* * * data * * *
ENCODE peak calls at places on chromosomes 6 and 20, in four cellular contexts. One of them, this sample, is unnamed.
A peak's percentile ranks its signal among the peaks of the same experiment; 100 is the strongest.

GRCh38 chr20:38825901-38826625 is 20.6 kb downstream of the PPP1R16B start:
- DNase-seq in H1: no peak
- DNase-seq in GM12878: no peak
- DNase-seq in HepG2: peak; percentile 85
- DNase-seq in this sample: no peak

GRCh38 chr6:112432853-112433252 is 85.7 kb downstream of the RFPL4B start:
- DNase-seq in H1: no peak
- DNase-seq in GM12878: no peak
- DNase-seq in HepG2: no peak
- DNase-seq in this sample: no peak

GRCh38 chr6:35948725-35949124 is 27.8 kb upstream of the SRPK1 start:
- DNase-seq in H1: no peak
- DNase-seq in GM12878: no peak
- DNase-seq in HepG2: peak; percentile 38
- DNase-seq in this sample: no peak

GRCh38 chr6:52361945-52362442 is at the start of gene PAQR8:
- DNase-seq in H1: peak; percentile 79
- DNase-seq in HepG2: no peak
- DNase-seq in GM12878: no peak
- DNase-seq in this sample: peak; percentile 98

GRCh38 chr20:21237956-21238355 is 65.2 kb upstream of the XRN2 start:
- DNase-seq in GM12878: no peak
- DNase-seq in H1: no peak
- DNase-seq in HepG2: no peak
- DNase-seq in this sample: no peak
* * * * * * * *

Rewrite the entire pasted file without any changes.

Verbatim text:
ENCODE peak calls at places on chromosomes 6 and 20, in four cellular contexts. One of them, this sample, is unnamed.
A peak's percentile ranks its signal among the peaks of the same experiment; 100 is the strongest.

GRCh38 chr20:38825901-38826625 is 20.6 kb downstream of the PPP1R16B start:
- DNase-seq in H1: no peak
- DNase-seq in GM12878: no peak
- DNase-seq in HepG2: peak; percentile 85
- DNase-seq in this sample: no peak

GRCh38 chr6:112432853-112433252 is 85.7 kb downstream of the RFPL4B start:
- DNase-seq in H1: no peak
- DNase-seq in GM12878: no peak
- DNase-seq in HepG2: no peak
- DNase-seq in this sample: no peak

GRCh38 chr6:35948725-35949124 is 27.8 kb upstream of the SRPK1 start:
- DNase-seq in H1: no peak
- DNase-seq in GM12878: no peak
- DNase-seq in HepG2: peak; percentile 38
- DNase-seq in this sample: no peak

GRCh38 chr6:52361945-52362442 is at the start of gene PAQR8:
- DNase-seq in H1: peak; percentile 79
- DNase-seq in HepG2: no peak
- DNase-seq in GM12878: no peak
- DNase-seq in this sample: peak; percentile 98

GRCh38 chr20:21237956-21238355 is 65.2 kb upstream of the XRN2 start:
- DNase-seq in GM12878: no peak
- DNase-seq in H1: no peak
- DNase-seq in HepG2: no peak
- DNase-seq in this sample: no peak